Chris crept forward again and watched the opportunity. Half an hour later he saw what he thought was a head appear, and at once fired, rolling over as before the instant he had pulled the trigger. Three or four shots answered his own almost instantly and there was a laugh that told him that they had practised the same trick that he had done, and had only raised a hat to draw his shot. Again there was silence for some time. Then he went back and told Sankey that he was about to start.

"All right, Chris; I shall be very glad when you have gone. You will get hit sooner or later if you go on firing, and I shall be a great deal more comfortable when you are once off. I don't believe they will venture across the drift; they know how straight you shoot."

Chris crawled back for some distance, and then got down into the road. He had scarcely done so when a shot rung out fifty yards away. His right leg gave way and he fell, and with a shout of triumph two Boers ran up to him. Chris did not attempt to move. The rifle had flown from his hand as he fell, and lay some five or six yards away.

"I surrender," he said when they ran up to him.

"Well, rooinek," they exclaimed, "you are a brave young fellow to make a fight alone against a dozen of us. It would have been wiser if you had gone away when you were lucky enough to get up the bank without being hit. What was the use of staying by your dead comrade?"

"He is not dead," Chris said. "He is hit in the arm or shoulder, but he knew if he moved he would be hit again to a certainty."

"But where are you hurt?"

"In the calf of my leg."

"It is lucky for you," the Boer said, "that I stumbled just as I fired. Now, get up and I will carry you across the drift."

They helped him up, and the other assisted him on to his shoulders. The man's clothes were wet.

"Did you swim the river?" Chris asked.

"No, there is a drift a mile lower down. It is a bad one, but we managed to get across. We knew that you were alone, and as you seemed determined to remain here, we made sure of getting you."

As they came near to Sankey, Chris called out, "You can get up, Sankey; they have beaten us."

"I am very glad to hear your voice," Sankey replied as he raised himself into a sitting position. "When I heard that shot behind me I made sure it was all up with you. Where are you hit?"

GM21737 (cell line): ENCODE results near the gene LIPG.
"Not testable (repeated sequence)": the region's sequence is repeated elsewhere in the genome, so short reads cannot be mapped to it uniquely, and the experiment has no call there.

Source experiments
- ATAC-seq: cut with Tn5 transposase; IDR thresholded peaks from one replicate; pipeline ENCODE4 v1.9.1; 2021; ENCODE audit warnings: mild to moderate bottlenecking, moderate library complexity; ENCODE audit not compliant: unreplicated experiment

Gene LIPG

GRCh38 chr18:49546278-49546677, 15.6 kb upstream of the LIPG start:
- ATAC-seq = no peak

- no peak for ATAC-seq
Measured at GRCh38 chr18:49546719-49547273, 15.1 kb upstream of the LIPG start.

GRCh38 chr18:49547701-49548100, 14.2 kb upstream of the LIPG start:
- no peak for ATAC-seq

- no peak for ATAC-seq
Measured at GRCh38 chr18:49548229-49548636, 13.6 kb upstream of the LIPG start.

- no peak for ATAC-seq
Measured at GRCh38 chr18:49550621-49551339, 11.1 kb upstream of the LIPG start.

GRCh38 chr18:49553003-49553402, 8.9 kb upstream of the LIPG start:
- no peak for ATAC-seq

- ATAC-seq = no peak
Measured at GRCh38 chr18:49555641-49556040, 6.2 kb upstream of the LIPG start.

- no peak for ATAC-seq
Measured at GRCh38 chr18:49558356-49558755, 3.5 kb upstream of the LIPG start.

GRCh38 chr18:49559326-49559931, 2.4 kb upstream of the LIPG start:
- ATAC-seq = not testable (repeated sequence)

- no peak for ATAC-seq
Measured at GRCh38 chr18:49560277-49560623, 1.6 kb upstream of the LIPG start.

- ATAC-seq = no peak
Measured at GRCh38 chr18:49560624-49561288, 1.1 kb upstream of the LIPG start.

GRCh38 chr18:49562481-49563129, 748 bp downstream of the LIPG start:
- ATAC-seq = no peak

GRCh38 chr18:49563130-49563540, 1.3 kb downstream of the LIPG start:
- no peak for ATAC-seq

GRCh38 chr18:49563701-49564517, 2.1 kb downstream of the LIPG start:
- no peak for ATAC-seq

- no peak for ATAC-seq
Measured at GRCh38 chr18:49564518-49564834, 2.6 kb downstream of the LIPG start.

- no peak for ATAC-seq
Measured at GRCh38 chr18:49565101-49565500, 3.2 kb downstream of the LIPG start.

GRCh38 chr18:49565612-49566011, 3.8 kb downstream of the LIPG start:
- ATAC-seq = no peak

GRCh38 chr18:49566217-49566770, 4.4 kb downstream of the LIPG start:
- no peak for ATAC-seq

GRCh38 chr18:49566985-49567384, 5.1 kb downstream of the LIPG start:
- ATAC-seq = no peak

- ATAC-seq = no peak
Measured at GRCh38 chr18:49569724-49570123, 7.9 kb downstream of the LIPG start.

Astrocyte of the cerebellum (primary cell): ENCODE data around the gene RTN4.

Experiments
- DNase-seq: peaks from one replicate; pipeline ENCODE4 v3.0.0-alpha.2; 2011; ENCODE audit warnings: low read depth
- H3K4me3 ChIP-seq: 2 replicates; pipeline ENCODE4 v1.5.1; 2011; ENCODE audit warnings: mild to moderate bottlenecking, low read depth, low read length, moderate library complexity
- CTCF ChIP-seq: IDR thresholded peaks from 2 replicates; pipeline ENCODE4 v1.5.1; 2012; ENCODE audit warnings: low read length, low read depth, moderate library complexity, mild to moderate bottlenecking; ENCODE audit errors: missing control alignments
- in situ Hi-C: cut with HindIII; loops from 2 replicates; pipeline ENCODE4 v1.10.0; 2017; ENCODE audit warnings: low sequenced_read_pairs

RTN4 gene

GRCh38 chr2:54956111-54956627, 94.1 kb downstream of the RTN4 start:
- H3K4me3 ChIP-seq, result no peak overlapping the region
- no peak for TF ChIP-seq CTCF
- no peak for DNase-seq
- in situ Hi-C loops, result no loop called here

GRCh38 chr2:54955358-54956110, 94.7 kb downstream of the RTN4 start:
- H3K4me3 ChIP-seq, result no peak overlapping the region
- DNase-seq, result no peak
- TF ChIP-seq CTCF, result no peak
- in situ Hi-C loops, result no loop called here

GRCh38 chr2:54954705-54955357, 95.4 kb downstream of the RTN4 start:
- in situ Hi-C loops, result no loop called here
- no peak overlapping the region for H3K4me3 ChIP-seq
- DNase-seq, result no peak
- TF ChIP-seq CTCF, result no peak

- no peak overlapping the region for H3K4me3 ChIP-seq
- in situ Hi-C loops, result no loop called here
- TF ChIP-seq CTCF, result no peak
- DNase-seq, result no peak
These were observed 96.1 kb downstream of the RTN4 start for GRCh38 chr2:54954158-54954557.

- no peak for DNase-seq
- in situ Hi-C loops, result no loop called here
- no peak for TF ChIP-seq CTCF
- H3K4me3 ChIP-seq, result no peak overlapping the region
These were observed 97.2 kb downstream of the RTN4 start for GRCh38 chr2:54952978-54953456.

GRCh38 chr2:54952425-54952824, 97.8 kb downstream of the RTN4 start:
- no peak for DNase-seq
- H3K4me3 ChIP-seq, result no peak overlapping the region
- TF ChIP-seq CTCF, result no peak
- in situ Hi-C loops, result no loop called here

"Only in my calf. Luckily this gentleman who is carrying me stumbled just as he fired, and I got the ball there instead of through my head. It serves me right for not having thought before that some of them might cross somewhere else and take us in rear. Well, it can't be helped; it might have been a good deal worse."

The other Boer had picked up the two rifles. They now entered the river. The stream in the middle was breast-high, and the Boer with the rifles told Sankey to hold on to him, which he was glad to do, for the force of the stream almost took him off his feet. The other Boers had now left their hiding-places, and received them when they reached the opposite bank. The one who seemed to be their leader said not unkindly, "You have given us a great deal of trouble, young fellows, and killed one of our comrades and badly wounded another."

"If you had left us alone we should have been very glad to have let you alone," Chris said.

The Boers laughed at the light-heartedness of their prisoner, and then examined their wounds. Chris had, as he said, been hit in the calf. The ball had entered behind, and had come out close to the bone. Chris believed that he could walk, but thought it best to affect not to be able to do so. The wound had bled very little, and the two holes were no larger than would be made by an ordinary slate-pencil. Sankey had been hit just below the shoulder. The ball had in his case also gone right through, and from the position of the two holes it was evident that it must have passed through the bone. The Boers bandaged the wounds, and told them to lie down under the shade of a bush, and then took their places near the bank to watch the drift again.

"I suppose we have a journey to Pretoria before us," Sankey said. "I don't care so much about myself, because that is only the fortune of war, but I am awfully sorry that you are taken, Chris, and all through my beastly folly in not taking shelter as you told me."